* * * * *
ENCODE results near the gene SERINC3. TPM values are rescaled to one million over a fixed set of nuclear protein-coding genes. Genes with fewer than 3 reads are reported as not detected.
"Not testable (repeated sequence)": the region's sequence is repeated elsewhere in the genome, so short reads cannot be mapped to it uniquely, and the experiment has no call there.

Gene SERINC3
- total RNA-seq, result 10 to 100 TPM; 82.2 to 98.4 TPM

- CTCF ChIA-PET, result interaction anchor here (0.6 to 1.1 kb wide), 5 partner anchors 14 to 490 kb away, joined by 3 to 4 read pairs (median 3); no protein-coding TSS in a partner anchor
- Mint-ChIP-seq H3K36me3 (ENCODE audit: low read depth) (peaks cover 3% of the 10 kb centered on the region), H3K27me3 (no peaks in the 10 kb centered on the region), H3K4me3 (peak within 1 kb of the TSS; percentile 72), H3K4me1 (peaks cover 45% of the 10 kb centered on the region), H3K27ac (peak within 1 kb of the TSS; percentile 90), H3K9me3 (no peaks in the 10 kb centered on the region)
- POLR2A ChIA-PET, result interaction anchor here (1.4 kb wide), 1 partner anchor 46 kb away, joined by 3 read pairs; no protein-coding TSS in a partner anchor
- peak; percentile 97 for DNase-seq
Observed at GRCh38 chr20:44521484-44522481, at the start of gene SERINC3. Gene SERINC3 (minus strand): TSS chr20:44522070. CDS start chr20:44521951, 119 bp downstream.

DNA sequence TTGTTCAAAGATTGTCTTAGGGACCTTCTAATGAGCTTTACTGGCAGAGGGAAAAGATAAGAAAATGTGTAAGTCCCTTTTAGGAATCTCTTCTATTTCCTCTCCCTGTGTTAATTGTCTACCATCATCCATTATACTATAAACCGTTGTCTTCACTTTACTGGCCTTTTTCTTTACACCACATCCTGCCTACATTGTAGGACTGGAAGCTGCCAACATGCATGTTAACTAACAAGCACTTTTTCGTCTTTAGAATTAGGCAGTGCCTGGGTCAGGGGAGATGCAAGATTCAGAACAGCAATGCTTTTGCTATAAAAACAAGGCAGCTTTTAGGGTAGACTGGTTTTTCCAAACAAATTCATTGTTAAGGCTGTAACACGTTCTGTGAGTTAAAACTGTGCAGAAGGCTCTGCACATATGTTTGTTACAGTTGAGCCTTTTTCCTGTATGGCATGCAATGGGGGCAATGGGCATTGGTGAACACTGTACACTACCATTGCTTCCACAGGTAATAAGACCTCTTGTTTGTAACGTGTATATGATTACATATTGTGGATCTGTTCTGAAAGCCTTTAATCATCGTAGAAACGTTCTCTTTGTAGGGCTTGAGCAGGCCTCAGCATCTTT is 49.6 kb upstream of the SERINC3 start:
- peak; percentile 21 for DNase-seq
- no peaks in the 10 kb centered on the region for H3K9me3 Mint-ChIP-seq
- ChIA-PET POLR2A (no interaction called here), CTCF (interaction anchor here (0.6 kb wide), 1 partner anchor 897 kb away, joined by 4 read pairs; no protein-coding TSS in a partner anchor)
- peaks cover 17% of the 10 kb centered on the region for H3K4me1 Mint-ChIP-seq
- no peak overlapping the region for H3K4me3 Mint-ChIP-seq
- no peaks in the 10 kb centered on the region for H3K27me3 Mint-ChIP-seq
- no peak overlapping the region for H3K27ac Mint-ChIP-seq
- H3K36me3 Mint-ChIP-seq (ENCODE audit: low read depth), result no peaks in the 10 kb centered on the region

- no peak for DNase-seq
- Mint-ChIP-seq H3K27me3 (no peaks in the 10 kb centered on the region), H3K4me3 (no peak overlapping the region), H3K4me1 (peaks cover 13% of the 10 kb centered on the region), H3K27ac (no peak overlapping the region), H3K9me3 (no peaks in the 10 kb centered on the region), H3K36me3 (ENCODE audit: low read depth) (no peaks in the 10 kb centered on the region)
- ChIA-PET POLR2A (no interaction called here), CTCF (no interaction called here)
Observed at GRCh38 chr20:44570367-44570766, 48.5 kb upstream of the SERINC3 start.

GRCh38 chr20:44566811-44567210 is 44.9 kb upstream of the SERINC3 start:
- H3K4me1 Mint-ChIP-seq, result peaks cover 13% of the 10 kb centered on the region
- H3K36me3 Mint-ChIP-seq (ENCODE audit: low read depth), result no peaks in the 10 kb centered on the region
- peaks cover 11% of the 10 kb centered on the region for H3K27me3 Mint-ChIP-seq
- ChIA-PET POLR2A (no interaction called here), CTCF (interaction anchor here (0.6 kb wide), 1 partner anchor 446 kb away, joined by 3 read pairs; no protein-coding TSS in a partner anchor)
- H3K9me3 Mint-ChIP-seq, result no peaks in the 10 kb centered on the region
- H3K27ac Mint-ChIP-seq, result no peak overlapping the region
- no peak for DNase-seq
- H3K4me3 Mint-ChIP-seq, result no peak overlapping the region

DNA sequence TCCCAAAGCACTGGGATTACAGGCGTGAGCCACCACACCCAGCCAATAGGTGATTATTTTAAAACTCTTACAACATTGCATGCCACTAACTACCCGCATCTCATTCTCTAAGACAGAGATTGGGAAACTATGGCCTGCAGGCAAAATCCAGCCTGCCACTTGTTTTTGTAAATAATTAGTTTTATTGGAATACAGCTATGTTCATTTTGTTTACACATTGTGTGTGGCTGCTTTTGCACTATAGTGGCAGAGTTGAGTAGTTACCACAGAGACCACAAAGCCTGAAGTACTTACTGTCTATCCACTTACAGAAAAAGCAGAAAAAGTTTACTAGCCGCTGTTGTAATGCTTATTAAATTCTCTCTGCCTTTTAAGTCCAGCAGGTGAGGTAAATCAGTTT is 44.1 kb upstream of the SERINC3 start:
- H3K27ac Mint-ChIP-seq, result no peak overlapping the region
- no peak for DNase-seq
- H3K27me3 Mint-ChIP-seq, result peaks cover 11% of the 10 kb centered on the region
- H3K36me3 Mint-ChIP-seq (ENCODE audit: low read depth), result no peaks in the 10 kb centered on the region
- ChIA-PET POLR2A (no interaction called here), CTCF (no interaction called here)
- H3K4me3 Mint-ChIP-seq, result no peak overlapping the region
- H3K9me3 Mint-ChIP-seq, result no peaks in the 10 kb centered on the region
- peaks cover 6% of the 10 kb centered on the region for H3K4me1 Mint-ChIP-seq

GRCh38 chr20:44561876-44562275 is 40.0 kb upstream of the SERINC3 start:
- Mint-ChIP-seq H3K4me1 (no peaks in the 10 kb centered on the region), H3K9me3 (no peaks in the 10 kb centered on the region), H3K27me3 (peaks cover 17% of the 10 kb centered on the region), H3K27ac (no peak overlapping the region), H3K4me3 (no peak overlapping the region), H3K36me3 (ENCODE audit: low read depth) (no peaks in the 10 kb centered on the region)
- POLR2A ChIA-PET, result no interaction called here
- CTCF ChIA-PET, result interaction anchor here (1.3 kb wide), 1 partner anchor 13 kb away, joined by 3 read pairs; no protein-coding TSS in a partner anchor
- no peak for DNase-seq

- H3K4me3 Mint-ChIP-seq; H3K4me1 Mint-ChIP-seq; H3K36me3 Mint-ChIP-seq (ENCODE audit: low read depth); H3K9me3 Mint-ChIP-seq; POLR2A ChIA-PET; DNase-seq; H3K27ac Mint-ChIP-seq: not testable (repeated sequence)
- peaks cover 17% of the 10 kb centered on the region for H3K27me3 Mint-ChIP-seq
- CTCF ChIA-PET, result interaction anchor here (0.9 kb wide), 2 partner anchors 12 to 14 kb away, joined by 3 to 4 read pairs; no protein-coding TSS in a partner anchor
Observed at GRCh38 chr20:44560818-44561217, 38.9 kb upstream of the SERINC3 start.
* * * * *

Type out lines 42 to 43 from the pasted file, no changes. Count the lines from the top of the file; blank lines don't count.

- Mint-ChIP-seq H3K4me1 (no peaks in the 10 kb centered on the region), H3K9me3 (no peaks in the 10 kb centered on the region), H3K27me3 (peaks cover 17% of the 10 kb centered on the region), H3K27ac (no peak overlapping the region), H3K4me3 (no peak overlapping the region), H3K36me3 (ENCODE audit: low read depth) (no peaks in the 10 kb centered on the region)
- POLR2A ChIA-PET, result no interaction called here